A conservative legal organization thinks they’ve got an argument that will convince liberal Supreme Court Justice Ruth Bader Ginsburg to vote against workplace rights for LGBT individuals.
The case currently before the court concerns a transgender woman, Aimee Stephens, who was fired from her job at a funeral home in Michigan after she came out as transgender and said she would begin to wear women’s clothing.
“What I must tell you is very difficult for me and is taking all the courage I can muster,” Stephens wrote in a letter to her coworkers and employer. “I have felt imprisoned in a body that does not match my mind, and this has caused me great despair and loneliness.”
After having worked there for six years, the funeral home’s owner, Thomas Rost, fired Stephens.
When asked the “specific reason that you terminated Stephens,” Rost said: “Well, because he was no longer going to represent himself as a man. He wanted to dress as a woman.”
The Equal Employment Opportunity Commission (EEOC) sued on Stephens behalf and won in front of the Sixth Circuit Court of Appeals. The funeral home then appealed in the case stylized as EEOC v. R.G. &. G.R. Harris Funeral Homes.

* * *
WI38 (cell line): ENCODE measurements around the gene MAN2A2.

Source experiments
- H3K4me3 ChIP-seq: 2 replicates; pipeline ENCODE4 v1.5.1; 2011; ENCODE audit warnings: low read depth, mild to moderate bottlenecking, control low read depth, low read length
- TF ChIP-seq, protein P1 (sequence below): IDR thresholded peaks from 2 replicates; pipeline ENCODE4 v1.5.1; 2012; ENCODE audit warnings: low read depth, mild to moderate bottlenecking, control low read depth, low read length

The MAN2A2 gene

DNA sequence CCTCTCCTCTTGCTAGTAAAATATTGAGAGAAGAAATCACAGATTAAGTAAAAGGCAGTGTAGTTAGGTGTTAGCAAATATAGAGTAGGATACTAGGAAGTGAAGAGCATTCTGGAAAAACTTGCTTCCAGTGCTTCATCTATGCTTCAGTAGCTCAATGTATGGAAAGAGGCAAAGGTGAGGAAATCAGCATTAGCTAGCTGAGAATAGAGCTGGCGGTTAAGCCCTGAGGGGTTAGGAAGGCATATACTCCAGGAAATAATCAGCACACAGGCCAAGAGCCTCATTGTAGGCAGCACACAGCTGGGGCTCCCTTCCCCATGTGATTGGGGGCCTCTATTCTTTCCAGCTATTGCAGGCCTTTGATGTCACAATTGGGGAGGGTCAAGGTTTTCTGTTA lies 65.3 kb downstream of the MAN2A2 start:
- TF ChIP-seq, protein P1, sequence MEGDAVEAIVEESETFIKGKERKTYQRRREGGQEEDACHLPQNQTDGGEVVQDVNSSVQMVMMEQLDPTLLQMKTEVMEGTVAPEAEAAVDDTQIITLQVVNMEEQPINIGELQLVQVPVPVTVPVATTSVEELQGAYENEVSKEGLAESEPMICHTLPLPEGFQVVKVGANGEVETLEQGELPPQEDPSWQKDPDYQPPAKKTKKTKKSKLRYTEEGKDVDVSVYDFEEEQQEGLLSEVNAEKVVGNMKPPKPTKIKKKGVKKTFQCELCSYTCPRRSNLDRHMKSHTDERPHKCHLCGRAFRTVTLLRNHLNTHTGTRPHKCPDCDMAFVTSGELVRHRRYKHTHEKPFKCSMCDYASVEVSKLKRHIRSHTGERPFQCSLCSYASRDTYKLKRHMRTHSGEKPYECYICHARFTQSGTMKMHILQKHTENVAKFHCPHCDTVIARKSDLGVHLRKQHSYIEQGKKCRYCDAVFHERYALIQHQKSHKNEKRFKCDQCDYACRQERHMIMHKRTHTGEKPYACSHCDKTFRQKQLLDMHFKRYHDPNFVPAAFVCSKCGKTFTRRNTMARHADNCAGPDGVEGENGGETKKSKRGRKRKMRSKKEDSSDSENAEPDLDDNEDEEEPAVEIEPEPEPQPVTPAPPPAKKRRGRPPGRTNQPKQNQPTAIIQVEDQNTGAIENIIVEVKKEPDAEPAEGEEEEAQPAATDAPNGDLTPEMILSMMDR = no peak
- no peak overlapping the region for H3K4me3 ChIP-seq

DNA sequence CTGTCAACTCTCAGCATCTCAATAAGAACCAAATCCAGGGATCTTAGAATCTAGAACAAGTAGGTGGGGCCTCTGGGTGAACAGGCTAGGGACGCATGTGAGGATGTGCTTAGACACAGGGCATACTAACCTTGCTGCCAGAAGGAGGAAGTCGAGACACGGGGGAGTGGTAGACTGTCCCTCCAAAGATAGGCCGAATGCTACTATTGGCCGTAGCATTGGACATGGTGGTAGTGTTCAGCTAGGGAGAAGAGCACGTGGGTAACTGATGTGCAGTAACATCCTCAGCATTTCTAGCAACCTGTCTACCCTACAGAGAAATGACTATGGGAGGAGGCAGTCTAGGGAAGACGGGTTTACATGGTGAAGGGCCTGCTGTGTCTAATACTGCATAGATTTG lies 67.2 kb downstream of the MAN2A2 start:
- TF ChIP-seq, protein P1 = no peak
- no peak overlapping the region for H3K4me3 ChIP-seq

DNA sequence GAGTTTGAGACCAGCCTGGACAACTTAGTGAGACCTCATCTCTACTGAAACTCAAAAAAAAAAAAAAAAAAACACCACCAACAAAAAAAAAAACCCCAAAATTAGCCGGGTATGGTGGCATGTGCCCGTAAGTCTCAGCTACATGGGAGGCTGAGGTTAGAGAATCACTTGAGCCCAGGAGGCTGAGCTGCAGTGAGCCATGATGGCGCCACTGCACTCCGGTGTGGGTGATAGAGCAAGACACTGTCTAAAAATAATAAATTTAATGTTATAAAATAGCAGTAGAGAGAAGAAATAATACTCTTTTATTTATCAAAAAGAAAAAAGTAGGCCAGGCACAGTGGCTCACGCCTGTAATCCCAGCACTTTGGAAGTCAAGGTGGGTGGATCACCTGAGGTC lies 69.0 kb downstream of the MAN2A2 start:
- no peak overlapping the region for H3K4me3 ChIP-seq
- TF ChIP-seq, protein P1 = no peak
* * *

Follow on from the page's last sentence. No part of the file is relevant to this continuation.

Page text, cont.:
The Sixth Circuit’s 2017 opinion in favor of Stephens was the first time a federal appeals court had concluded that transgender bias is considered sex discrimination under the landmark Title VII provisions of the 1964 Civil Rights Act.
Title VII does not explicitly protect against discrimination on the basis of sexual orientation, but courts have increasingly used the statute to protect LGBTQ rights and it is currently the official position of the EEOC that “allegations of [workplace] discrimination on the basis of sexual orientation necessarily state a claim of discrimination on the basis of sex.”
The funeral home is represented by the Alliance for Defending Freedom (ADF), a far-right Christian non-profit largely dedicated to pro-life and anti-gay legal challenges.
John Bursch is the vice president of appellate advocacy and also serves as senior counsel with the ADF.
During a symposium hosted by the ADF on Monday, Washington Blade reporter Chris Johnson caught wind of one argument the conservative group is apparently planning to use before the Supreme Court this fall.
“I think there’s a reasonable possibility that [Ginsburg] could look at that and say, you know what, this is going to destroy [all] that I worked for,” Bursch told the crowd as he described a case in which a federal court ruled against an FBI trainee who complained–on Title VII grounds–that men were expected to do more pushups than women.
“If ADF actually thinks RBG is going to reason in this manner,” civil rights lawyer Sasha Samberg-Champion noted, “they are high on their own supply.”
[image via screengrab/CNN]